What would be the cost of a sea wall around Flordia to keep it from sinking into the sea. And would the republicans be willing to foot the bill in order to preserve its elderly voting base?
0 Replies
 
livinglava
 
  1  
Reply Fri 14 Feb, 2020 04:35 pm
@Olivier5,
Olivier5 wrote:

Quote:
So how much can existing coastlines be extended artificially before they start causing problems for other coastlines that are not artificially protected?

I won't calculate it but I would guessestimate that hundreds of km square of land reclamation from the sea would need to take place to make the sea level rize in any discernable manner. This is a non-issue.

More important is the question: where, when and how should we move coastal cities uphill, and when and how to protect them with dikes, or raise their level in situ.

Everything has to be evaluated in terms of scaleable sustainability over millennia. We can't assume that human development patterns that occur in the present will not continue growing for 1000s of years into the future.

We have to be able to forecast the future tectonic plate movements, what mountain ranges and continents will grow and which will shrink and how the shape of the ocean floor will change over time.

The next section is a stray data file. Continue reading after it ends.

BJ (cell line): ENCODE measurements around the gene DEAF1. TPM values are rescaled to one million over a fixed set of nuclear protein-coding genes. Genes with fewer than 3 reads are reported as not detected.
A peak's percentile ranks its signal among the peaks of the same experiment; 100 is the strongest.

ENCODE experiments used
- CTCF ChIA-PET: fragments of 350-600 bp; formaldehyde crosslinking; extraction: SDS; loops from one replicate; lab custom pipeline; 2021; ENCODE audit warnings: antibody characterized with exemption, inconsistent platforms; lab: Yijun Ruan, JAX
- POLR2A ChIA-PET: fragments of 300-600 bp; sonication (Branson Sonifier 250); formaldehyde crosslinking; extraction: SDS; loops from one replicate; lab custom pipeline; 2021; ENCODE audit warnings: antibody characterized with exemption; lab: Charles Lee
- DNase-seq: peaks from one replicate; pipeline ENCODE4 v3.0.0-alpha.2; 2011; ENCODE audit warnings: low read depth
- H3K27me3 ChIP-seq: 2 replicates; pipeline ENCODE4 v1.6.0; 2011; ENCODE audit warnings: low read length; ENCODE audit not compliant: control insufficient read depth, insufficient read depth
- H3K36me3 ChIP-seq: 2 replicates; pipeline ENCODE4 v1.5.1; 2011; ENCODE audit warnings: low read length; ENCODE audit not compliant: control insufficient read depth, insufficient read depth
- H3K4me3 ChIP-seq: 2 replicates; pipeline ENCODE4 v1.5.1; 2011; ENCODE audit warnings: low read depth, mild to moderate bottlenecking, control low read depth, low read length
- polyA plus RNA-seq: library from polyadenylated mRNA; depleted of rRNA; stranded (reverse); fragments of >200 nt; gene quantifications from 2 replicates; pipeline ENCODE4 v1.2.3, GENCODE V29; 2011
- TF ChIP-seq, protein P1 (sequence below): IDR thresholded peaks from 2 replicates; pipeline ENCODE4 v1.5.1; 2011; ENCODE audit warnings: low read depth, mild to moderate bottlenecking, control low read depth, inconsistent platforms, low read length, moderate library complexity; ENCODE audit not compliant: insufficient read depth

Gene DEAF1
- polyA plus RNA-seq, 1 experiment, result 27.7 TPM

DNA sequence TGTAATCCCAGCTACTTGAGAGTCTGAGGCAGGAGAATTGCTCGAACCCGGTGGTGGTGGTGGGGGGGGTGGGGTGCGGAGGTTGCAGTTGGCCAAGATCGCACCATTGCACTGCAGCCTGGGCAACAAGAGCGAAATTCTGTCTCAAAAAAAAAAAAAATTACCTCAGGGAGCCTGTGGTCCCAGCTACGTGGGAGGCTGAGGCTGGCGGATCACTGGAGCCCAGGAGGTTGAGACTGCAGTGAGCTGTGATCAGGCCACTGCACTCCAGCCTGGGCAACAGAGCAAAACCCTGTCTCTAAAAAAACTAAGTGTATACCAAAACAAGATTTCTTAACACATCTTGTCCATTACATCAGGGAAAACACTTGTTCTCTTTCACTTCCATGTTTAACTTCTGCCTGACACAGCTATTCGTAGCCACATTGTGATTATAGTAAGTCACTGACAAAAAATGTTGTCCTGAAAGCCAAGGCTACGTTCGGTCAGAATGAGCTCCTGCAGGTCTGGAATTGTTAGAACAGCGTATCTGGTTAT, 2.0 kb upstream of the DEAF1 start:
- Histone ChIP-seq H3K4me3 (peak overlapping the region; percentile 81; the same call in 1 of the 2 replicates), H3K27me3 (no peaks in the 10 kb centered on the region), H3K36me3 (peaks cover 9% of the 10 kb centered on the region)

Then we have to make our developments and infrastructure fit within the natural processes of the planet, at all levels.

Humans have to get beyond the assumption that we can just build whatever we want and keep nature out. The Dutch were on the right path back when they used wind for shipping and milling, but I don't think damming the rising oceans are going to work as a solution for long-term sustainability.

Maybe there is a case to be made for it as a stop-gap measure until broader global sustainability is achieved. I'm just asking for transparency regarding any negative effects of such large engineering projects.
0 Replies
 
Setanta
 
  2  
Reply Fri 14 Feb, 2020 07:33 pm
@Walter Hinteler,
Entire nations are threatened, Bangladesh being prominent. The nation wouldn't be flooded entirely, but they'd lose almost all of their farmland. Many parts of England and France would be awash, too. Most of Florida would be gone, and island nations all over the world could be inundated. It's happening a lot faster than was thought, even ten years ago.
livinglava
 
  -1  
Reply Sat 15 Feb, 2020 12:24 am
@Setanta,
Setanta wrote:

Entire nations are threatened, Bangladesh being prominent. The nation wouldn't be flooded entirely, but they'd lose almost all of their farmland. Many parts of England and France would be awash, too. Most of Florida would be gone, and island nations all over the world could be inundated. It's happening a lot faster than was thought, even ten years ago.

You realize by saying this, you are basically advocating paying taxes to the Dutch to build sea walls around all these threatened areas to protect them? Sea walls are a major/expensive export product.
 

Related Topics

 
Copyright © 2020 MadLab, LLC :: Terms of Service :: Privacy Policy :: Page generated in 0.06 seconds on 02/22/2020 at 11:28:12